Training load and health problems in football: More complex than we first thought?
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Background: Health problems are prevalent in football, and in both elite youth and professional football, players are expected to sustain several health problems per season. Also, at any given time of the season, the prevalence of health problems (both injuries and illnesses) exceeds 40% among elite youth players. Training load has recently emerged as a potential risk factor for health problems in football; subsequently, many teams, particularly those at an elite level, attempt to manage players’ training loads as a preventative measure to mitigate health problem risk. However, the evidence supporting this practice is limited, and its effectiveness is never tested. Therefore, this dissertation aims to improve our understanding of the relationship between training load and health problems and to guide preventative efforts. Methods: All studies were performed on Norwegian football players and coahces, Papers I, II and III in elite youth (U19 age category) and Paper IV in professional football. In the first study (Paper I), we registered daily training load and health data to assess methodological issues in the relationship between the Acute:chronic workload ratio (ACWR) and health problems. The second study (Paper II) was a cluster-randomised trial that assessed the effectiveness of a load management programme on health problem prevention. We followed 482 players for a full season, registering their monthly health problem prevalence. In Paper III, we surveyed 250 of the players included in Paper II about their attitudes, beliefs and experiences of load management and health problems. In Paper IV, we assessed the injury characteristics of two different football seasons in the Norwegian premier league. This explorative descriptive study collected injury data from eight teams participating in the 2019 and 2020 seasons. Main results: In Paper I, we found 24 (22%) significant associations between ACWR and health problems among the 108 analyses performed. These were spread across various methodological combinations. We did not observe any patterns of combinations that substantially increased the chance of a significant association. There was a considerable variation in the size and precision of the estimated strength of the association. In Paper II, the average prevalence of health problems was 65.7% (61.1% to 70.2%) in the intervention group and 63.8% (60.0% to 67.7%) in the control group. The prevalence was 1.8%-points (-4.1 to 7.7%-points; P=0.55) higher in the intervention group, and there was no reduction in the likelihood of reporting a health problem in the intervention group (Relative Risk, RR 1.01 (95% CI 0.91 to 1.12 ); P=0.84). In Paper III, we found that most players (88%) think scientific evidence for improved performance is a key facilitator to implementation. Similarly, the coaches reported that the most crucial facilitator was scientific evidence that the preventive measures were effective (100%). Players reported that the coach’s attitude to preventive measures was important (86%), and similarly, 88% of coaches reported that the player’s attitude was important. In Paper IV, the match incidence was 7.23 per 1000h lower in 2020 (22.82 per 1000h; CI 18.07 to 28.44; Incidence Rate Ratio; IRR 0.76) than in 2019 (30.05 per 1000h; CI 24.55 to 36.41); however, this was not a significant difference. There were no differences in either availability, severity or injury burden across the two seasons. Conclusion: Based on our findings, we conclude that the relationship between ACWR and health problems is highly affected by the methodological approach, which can lead to p-hacking and cherry-picking of results. Future training load studies should pre-register their definitions, hypotheses, models and report all performed analyses' results. Furthermore, managing training loads using ACWR in a onesize-fits-all approach does not appear to prevent health problems in elite youth football. When implementing future health problem preventive measures, practitioners and researchers should focus on time-efficient interventions and create buy-in from club and federation stakeholders as well as coaches and players by focusing on both performance and prevention. Finally, we found no differences in injuries comparing a match-congested season with a regular one, suggesting a congested season can be a safe alternative.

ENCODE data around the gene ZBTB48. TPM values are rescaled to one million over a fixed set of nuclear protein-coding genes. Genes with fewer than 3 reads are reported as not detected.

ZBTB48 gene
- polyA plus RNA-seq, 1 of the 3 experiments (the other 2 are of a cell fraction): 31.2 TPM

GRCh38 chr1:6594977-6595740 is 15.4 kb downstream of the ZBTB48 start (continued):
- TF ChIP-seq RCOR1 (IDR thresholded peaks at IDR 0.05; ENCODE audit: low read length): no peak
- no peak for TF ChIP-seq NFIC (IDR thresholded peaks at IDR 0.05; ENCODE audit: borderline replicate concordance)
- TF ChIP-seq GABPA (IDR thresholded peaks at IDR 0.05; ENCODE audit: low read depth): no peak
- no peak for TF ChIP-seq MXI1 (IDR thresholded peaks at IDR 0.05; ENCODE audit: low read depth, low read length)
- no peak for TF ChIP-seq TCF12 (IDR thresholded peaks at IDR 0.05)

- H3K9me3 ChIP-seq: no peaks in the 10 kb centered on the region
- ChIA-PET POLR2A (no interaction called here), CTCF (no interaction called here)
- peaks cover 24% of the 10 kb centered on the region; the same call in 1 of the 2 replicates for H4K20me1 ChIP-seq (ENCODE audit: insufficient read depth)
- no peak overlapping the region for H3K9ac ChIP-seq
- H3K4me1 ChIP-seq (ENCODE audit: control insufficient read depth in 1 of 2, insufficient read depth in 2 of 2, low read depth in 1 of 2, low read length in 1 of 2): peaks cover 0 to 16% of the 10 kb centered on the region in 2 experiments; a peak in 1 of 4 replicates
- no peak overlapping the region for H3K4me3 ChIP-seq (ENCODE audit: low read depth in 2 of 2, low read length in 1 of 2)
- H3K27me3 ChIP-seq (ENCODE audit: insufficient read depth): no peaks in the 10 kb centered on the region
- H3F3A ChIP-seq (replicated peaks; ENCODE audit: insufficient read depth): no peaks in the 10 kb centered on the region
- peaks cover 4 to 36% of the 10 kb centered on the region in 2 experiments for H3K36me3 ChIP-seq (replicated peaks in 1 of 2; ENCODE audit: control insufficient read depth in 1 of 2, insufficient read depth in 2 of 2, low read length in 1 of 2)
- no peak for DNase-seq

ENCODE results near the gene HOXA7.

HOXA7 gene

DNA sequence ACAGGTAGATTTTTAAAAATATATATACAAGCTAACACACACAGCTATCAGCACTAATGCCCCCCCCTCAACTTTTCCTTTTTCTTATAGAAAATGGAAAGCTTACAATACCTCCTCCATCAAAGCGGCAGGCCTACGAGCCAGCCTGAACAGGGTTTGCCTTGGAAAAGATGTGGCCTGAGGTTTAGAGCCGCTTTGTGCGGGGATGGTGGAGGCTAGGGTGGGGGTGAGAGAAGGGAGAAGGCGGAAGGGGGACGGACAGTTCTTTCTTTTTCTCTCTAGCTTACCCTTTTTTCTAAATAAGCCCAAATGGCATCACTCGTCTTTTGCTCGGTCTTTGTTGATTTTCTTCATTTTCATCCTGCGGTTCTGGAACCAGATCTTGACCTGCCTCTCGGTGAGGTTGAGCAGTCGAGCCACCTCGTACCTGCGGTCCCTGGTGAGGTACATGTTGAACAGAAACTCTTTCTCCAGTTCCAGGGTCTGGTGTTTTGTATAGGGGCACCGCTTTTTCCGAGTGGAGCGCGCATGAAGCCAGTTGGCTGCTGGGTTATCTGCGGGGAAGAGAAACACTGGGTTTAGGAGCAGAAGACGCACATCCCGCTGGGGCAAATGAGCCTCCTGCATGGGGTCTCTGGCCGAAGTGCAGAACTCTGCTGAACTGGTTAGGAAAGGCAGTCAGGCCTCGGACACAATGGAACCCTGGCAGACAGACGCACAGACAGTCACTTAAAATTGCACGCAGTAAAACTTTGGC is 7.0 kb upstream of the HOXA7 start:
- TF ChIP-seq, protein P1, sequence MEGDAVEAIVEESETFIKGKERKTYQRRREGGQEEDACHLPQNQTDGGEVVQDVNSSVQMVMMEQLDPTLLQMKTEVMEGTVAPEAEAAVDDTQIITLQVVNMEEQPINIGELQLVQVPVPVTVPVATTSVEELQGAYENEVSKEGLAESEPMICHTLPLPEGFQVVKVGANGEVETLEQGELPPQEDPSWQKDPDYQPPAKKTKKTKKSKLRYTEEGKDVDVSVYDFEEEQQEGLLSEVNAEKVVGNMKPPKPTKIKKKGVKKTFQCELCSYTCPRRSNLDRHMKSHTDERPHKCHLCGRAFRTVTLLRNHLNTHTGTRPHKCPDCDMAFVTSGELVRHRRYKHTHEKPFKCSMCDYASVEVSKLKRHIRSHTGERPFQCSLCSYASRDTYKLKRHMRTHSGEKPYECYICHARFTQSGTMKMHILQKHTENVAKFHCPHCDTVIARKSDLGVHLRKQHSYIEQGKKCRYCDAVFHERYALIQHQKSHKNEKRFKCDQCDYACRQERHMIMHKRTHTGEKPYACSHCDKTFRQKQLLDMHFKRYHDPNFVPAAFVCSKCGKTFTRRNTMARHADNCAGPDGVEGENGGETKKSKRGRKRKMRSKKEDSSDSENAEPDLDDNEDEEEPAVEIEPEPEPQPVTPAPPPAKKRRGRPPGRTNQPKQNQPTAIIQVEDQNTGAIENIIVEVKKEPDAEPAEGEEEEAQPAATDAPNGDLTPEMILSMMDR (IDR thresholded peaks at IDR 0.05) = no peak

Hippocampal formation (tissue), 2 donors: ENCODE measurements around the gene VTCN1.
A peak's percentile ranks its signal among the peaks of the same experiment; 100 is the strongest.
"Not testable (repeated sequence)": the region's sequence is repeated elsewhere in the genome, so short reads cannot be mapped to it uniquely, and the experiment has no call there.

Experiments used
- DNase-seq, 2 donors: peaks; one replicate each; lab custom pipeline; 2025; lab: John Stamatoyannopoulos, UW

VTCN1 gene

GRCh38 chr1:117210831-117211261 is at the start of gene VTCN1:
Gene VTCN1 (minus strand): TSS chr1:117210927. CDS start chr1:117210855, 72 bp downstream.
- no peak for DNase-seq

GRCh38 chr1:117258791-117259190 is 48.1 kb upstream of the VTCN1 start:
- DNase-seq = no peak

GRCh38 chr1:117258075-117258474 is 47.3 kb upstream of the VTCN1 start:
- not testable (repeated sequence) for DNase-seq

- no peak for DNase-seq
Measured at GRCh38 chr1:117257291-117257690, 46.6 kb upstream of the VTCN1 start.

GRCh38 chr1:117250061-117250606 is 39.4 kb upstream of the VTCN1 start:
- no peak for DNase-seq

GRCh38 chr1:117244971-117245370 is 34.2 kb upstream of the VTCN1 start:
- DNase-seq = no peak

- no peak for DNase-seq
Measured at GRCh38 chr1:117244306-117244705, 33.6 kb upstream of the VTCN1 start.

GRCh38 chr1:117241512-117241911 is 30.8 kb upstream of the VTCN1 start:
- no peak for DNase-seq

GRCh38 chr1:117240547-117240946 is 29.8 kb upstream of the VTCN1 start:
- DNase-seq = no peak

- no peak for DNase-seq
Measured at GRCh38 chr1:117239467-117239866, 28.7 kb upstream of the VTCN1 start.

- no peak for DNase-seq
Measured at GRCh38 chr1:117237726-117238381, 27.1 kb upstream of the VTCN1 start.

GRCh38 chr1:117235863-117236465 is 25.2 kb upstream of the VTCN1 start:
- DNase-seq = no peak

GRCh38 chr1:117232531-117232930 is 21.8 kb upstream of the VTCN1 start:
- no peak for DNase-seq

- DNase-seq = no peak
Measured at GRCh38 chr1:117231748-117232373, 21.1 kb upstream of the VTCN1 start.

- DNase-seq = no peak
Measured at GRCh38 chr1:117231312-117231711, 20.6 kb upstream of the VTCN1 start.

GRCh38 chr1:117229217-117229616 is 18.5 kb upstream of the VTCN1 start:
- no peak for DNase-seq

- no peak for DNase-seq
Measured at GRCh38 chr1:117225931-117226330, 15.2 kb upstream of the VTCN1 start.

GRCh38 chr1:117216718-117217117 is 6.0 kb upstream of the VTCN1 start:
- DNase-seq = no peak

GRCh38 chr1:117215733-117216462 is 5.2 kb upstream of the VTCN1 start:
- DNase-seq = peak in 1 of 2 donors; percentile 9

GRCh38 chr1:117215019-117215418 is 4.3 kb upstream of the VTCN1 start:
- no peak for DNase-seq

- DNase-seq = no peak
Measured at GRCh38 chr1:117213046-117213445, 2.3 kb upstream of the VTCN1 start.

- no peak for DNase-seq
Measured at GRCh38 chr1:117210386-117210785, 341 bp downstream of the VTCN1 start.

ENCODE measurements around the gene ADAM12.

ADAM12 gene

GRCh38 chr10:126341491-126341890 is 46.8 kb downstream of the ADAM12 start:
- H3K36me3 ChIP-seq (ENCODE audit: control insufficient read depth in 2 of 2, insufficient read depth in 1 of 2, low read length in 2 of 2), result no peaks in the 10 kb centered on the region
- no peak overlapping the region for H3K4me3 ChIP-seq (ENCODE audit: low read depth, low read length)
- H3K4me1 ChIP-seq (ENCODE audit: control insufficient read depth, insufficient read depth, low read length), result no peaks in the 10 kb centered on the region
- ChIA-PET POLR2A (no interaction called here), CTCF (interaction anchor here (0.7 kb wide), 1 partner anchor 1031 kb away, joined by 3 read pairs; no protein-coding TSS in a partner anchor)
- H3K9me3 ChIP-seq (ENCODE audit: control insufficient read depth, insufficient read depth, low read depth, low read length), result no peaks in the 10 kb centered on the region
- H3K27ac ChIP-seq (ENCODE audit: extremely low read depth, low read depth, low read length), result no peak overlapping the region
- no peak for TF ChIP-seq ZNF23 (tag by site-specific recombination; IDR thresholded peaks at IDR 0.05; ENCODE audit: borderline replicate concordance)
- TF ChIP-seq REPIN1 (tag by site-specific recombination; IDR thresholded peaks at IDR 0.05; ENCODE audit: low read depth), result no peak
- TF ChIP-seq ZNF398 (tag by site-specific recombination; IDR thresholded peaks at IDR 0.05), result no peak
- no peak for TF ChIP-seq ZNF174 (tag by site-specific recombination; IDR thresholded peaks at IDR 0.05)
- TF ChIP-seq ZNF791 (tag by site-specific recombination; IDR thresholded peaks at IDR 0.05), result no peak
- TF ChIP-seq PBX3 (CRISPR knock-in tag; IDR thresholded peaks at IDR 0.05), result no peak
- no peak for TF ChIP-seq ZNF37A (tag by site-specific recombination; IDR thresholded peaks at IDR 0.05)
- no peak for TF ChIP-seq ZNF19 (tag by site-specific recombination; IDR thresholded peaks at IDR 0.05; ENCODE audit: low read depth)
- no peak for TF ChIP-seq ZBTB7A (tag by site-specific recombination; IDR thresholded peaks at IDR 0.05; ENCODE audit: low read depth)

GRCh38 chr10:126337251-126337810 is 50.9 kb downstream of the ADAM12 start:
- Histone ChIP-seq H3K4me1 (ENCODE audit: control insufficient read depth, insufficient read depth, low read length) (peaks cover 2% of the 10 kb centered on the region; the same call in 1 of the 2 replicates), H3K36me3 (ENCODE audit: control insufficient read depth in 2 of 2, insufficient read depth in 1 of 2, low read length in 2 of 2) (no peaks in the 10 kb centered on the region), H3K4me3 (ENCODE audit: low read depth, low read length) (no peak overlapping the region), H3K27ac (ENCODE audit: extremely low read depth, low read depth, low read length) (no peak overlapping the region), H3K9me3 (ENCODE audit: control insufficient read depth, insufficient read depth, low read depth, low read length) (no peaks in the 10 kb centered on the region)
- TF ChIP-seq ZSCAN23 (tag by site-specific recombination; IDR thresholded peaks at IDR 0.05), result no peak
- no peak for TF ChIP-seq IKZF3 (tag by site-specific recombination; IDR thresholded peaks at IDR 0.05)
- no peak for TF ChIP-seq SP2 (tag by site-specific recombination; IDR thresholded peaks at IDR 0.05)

Avhandling (doktorgrad) - Norges idrettshøgskole, 2021
Has partsPaper I: Dalen-Lorentsen T, Bjørneboe J, Clarsen B, Vagle M, Fagerland MW, Andersen, TE. Does load management using the acute:chronic workload ratio prevent health problems? A cluster randomised trial of 482 elite youth footballers of both sexes Br J Sports Med 2021;55:108-114.
Paper II: Dalen-Lorentsen T, Andersen TE, Bjørneboe J, Vagle M, Martin KN, Kleppen M, Fagerland MW, Clarsen B. A cherry, ripe for picking: The relationship between the acute:chronic workload ratio and health problems J Orthop Sports Phys Ther 2021;51(4):162–173. Epub 20 Jan 2021. doi:10.2519/jospt.2021.9893. Denne artikkelen er tatt ut av den elektroniske versjonen av doktoravhandlingen i Brage på grunn av copyrightrestriksjoner. / This paper is removed from the electronic version of this PhD-thesis in Brage due to copyright restrictions.
Paper III: Dalen-Lorentsen T, Ranvik A, Bjørneboe J, Clarsen B, Andersen TE. Facilitators and barriers for implementation of a load management intervention in football. BMJ Open Sports and Exercise Medicine. 2021;7:e001046. doi:10.1136/bmjsem-2021-001046.
Paper IV: Dalen-Lorentsen T, Andersen TE, Thorbjørnsen C, Brown M, Tovi D, Braastad A, Lindinger TG, Williams C, Moen E, Clarsen B, Bjørneboe J. Injury characteristics in Norwegian male professional football: a comparison between a regular season and a season in the pandemic. In review, Science and Medicine in Football.